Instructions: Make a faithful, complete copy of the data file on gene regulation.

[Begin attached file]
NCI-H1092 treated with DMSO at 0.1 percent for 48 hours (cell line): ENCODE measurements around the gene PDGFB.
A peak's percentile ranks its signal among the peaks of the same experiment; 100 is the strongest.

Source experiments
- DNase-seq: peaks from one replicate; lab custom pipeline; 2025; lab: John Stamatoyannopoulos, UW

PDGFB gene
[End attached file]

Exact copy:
NCI-H1092 treated with DMSO at 0.1 percent for 48 hours (cell line): ENCODE measurements around the gene PDGFB.
A peak's percentile ranks its signal among the peaks of the same experiment; 100 is the strongest.

Source experiments
- DNase-seq: peaks from one replicate; lab custom pipeline; 2025; lab: John Stamatoyannopoulos, UW

PDGFB gene